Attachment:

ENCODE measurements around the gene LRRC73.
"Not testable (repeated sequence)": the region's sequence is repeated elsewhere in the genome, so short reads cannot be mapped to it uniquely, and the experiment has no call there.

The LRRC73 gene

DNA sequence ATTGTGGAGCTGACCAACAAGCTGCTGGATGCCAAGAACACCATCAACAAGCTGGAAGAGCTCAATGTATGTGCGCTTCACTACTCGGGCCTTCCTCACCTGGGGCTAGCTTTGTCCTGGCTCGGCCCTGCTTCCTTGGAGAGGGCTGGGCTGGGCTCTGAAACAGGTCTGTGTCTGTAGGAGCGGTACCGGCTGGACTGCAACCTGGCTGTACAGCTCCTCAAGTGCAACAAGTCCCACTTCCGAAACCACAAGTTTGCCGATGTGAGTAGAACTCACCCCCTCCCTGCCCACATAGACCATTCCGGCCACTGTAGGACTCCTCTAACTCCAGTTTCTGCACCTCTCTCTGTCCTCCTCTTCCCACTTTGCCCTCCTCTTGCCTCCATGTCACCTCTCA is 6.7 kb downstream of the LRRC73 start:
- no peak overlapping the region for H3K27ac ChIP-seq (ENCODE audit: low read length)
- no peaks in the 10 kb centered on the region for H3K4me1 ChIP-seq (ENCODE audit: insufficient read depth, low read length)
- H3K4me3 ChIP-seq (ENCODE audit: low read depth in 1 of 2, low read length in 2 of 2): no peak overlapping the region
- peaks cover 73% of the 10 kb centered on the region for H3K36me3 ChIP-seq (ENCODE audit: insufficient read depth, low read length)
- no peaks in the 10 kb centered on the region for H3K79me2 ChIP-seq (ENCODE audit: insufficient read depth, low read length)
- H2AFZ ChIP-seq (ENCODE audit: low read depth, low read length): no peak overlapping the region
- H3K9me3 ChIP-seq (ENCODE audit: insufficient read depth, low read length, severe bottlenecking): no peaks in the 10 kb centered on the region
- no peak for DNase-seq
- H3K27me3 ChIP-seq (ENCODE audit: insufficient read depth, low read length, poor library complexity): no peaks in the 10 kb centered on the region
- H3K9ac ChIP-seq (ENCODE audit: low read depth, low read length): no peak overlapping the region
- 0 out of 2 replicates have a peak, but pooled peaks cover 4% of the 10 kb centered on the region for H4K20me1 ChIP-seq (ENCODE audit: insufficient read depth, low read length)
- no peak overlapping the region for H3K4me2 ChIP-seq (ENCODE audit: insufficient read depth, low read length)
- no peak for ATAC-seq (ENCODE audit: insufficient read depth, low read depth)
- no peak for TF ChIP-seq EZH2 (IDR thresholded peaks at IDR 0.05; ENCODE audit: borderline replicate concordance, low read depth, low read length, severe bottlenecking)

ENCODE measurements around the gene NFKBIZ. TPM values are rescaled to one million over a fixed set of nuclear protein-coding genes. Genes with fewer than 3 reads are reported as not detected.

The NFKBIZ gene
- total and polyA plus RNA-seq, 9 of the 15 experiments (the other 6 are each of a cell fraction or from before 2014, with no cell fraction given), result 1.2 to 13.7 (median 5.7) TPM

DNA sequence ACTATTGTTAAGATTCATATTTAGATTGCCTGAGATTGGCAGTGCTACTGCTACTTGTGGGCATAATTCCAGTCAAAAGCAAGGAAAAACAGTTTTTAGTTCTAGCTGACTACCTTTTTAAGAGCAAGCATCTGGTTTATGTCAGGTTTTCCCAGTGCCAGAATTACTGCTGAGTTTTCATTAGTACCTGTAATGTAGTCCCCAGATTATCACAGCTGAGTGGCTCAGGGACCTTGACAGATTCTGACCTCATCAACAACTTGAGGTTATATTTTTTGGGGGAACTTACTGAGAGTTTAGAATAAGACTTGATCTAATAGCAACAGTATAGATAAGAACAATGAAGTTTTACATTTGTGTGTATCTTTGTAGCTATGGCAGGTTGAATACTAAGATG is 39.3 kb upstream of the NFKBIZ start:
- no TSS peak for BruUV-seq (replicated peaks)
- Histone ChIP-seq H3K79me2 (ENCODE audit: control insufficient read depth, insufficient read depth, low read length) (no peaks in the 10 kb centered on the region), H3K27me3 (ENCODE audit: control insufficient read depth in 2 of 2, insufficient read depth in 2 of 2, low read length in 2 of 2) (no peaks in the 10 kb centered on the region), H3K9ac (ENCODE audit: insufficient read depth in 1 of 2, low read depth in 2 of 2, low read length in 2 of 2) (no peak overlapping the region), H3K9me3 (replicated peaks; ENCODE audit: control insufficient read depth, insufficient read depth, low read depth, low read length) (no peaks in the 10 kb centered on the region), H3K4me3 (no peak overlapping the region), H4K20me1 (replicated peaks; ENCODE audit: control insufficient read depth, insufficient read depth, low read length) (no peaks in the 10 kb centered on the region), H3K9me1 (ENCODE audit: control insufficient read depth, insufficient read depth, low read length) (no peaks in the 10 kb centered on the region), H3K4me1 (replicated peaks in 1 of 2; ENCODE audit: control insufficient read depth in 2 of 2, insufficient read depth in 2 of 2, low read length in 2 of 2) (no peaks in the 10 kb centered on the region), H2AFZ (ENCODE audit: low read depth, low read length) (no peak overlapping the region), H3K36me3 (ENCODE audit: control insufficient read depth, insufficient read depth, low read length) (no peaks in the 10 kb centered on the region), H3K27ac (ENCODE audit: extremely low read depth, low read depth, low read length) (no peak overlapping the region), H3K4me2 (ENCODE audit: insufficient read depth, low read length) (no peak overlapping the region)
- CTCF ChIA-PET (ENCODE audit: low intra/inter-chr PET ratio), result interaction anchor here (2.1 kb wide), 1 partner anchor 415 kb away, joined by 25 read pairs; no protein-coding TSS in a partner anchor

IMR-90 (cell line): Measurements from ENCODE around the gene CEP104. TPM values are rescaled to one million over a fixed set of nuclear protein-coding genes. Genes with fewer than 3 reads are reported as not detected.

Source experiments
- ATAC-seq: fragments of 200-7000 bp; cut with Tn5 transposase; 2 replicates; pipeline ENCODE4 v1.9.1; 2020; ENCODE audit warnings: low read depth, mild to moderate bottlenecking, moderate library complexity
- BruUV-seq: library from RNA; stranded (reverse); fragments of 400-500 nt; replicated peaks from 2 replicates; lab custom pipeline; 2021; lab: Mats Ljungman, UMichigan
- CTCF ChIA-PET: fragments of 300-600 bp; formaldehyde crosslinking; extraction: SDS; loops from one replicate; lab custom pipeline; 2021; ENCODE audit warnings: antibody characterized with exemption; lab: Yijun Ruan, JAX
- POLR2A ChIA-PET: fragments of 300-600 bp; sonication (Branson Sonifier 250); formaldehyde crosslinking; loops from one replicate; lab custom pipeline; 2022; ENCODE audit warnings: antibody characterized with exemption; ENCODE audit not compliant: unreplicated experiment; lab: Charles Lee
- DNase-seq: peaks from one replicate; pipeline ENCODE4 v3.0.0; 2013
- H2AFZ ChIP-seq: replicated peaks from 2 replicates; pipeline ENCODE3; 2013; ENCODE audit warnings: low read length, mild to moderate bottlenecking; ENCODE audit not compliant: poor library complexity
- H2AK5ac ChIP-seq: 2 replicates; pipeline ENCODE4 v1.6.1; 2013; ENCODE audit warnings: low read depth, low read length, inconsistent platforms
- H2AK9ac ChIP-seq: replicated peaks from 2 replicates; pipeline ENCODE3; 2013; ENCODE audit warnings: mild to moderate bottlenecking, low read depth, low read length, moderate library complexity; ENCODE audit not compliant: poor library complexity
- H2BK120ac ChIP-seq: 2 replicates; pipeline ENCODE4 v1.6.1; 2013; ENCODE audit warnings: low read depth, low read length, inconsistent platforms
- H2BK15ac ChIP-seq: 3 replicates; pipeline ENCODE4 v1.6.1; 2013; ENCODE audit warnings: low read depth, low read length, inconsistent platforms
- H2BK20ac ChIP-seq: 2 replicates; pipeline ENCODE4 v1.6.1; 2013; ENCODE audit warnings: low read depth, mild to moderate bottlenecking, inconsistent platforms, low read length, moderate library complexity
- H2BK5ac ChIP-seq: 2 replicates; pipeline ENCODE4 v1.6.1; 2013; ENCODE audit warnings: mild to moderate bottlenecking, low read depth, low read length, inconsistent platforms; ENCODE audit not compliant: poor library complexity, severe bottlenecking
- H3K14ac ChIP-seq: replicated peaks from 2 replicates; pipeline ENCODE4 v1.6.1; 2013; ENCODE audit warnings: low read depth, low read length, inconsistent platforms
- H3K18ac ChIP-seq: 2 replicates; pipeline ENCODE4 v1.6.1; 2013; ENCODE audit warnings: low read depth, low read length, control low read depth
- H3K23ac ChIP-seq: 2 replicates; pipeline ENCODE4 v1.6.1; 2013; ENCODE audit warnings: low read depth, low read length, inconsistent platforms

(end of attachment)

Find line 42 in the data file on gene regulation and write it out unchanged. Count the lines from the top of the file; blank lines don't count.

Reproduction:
- H3K23ac ChIP-seq: 2 replicates; pipeline ENCODE4 v1.6.1; 2013; ENCODE audit warnings: low read depth, low read length, inconsistent platforms